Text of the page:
News Release

The Post Office Was Designed to be a Pillar of the Republic, Not a Business

RICHARD JOHN, rrj2115 at columbia.edu
John is author of Spreading the News: The American Postal System from Franklin to Morse (Harvard University Press) and recently wrote the piece “The Founders never intended the U.S. Postal Service to be managed like a business” for the Washington Post.

John writes that since the start of the pandemic, “Congress has seemingly tried to bail out everyone: Millions of individuals, airlines, restaurants, retail businesses and even golf courses are among the beneficiaries of the government’s largesse. But so far, one struggling institution has come up empty: the U.S. Postal Service. …

“The Founders intended the Postal Service to be a pillar of the republic, binding together millions of Americans, urban and rural, for the common good. It therefore always had congressional oversight limiting what management can do to make a profit. Rather than being mismanaged, the Postal Service is — and has long been — one of America’s great successes. Instead of privatizing it, we should take inspiration from the Founders and re-envision its mission for the 21st century. …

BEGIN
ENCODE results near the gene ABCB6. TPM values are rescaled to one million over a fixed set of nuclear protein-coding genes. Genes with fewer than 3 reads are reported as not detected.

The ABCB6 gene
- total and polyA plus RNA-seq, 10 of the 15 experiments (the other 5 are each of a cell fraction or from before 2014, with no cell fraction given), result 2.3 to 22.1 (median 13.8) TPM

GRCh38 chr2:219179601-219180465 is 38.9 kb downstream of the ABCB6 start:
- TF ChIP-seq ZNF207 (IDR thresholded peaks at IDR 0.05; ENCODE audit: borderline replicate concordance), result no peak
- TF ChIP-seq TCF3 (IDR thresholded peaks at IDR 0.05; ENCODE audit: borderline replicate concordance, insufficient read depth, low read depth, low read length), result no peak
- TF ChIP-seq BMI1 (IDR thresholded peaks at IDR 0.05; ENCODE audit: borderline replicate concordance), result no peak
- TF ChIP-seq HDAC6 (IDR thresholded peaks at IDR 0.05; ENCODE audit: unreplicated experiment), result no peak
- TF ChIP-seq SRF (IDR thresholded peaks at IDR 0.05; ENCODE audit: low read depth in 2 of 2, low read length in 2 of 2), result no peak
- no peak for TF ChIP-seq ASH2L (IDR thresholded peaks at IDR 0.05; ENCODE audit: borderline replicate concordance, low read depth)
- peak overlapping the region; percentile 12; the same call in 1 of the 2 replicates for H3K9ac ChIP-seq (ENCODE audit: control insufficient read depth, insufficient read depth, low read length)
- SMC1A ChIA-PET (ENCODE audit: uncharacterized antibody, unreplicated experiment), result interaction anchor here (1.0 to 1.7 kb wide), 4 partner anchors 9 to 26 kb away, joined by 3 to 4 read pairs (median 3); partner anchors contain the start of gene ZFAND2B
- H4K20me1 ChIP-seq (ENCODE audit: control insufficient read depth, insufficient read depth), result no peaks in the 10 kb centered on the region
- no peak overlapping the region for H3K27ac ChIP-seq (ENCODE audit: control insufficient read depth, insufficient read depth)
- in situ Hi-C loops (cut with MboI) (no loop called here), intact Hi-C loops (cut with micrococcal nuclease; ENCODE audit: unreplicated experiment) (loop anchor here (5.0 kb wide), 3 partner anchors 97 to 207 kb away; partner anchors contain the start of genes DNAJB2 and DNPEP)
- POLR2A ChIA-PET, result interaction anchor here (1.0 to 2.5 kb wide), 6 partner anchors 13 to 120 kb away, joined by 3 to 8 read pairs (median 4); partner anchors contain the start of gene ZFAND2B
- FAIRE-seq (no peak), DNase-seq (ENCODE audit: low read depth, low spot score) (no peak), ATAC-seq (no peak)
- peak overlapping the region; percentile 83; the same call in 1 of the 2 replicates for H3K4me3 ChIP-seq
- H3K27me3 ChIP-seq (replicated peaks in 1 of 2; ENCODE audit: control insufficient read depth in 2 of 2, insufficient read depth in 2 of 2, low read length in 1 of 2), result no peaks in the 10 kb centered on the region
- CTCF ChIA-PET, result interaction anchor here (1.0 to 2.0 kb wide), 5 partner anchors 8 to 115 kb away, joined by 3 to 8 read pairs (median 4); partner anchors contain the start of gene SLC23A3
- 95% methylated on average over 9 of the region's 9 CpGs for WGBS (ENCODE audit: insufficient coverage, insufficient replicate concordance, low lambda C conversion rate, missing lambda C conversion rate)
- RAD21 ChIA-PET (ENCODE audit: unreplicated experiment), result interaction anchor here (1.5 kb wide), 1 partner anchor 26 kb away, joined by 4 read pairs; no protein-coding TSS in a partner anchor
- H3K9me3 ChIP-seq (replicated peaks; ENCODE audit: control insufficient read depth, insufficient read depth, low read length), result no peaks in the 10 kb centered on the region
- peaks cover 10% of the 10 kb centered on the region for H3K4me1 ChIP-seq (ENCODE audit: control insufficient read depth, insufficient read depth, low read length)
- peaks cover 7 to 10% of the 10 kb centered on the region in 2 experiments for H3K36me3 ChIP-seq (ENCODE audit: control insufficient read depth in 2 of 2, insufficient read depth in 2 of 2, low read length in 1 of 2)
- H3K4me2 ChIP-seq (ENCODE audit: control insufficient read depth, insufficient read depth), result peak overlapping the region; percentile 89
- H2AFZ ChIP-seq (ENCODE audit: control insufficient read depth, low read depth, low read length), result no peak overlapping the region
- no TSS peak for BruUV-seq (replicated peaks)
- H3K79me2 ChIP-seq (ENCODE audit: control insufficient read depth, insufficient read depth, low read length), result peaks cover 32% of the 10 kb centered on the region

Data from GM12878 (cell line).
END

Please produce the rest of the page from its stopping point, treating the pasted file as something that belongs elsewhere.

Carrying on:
“Most critically, the [Postal Service Act of 1792] subsidized the circulation of newspapers throughout the country on a nonpreferential basis and at extremely low cost. Not only pro-government ideas but also anti-government ideas could circulate throughout the length and breadth of the republic. Before 1792, newspapers had been officially excluded from the mail; after 1792, they circulated in numbers unmatched by any other country in the world. …

“Rather than pushing for privatization — a move that might well oblige online behemoths such as Amazon or Walmart to consider buying up postal assets at bargain basement prices — public officials mindful of the wisdom of the Founders might well consider expanding the ambit of the Postal Service to include high-tech ‘last mile’ capabilities. [This could include] the reestablishment of a low-cost consumer banking system, a popular service the Postal Service maintained for much of the 20th century, or even the rollout of low-cost municipal broadband. Rural electrification transformed vast swaths of the hinterland; might not rural Postal Services be configured as hubs for the digital economy of tomorrow? The Postal Service also will play a crucial role in ensuring trustworthy mail balloting, a major issue in the age of COVID-19.”